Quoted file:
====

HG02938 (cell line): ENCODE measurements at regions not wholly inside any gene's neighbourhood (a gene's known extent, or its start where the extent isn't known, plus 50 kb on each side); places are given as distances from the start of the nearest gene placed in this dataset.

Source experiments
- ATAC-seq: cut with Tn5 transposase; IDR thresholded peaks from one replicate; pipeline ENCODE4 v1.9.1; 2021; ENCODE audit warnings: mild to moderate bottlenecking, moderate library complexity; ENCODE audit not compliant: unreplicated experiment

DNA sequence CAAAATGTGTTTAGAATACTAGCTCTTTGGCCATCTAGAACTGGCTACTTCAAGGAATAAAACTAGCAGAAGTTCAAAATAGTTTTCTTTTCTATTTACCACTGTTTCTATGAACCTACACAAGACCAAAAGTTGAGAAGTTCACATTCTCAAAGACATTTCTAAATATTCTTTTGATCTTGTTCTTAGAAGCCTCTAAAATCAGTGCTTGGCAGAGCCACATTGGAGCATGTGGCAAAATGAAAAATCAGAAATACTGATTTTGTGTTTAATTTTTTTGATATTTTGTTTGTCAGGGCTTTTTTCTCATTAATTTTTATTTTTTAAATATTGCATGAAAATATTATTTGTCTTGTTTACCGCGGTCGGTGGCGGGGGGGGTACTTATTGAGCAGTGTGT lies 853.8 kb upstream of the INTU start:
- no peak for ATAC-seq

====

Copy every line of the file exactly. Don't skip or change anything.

HG02938 (cell line): ENCODE measurements at regions not wholly inside any gene's neighbourhood (a gene's known extent, or its start where the extent isn't known, plus 50 kb on each side); places are given as distances from the start of the nearest gene placed in this dataset.

Source experiments
- ATAC-seq: cut with Tn5 transposase; IDR thresholded peaks from one replicate; pipeline ENCODE4 v1.9.1; 2021; ENCODE audit warnings: mild to moderate bottlenecking, moderate library complexity; ENCODE audit not compliant: unreplicated experiment

DNA sequence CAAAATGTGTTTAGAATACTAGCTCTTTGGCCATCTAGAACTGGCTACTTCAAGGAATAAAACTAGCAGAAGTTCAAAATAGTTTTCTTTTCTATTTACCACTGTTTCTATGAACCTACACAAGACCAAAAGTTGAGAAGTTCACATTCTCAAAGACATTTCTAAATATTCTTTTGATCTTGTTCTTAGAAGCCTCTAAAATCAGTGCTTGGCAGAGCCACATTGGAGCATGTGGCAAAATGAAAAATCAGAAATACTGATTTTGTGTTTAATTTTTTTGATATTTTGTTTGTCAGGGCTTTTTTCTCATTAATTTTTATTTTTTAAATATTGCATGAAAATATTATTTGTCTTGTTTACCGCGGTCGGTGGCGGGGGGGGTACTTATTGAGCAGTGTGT lies 853.8 kb upstream of the INTU start:
- no peak for ATAC-seq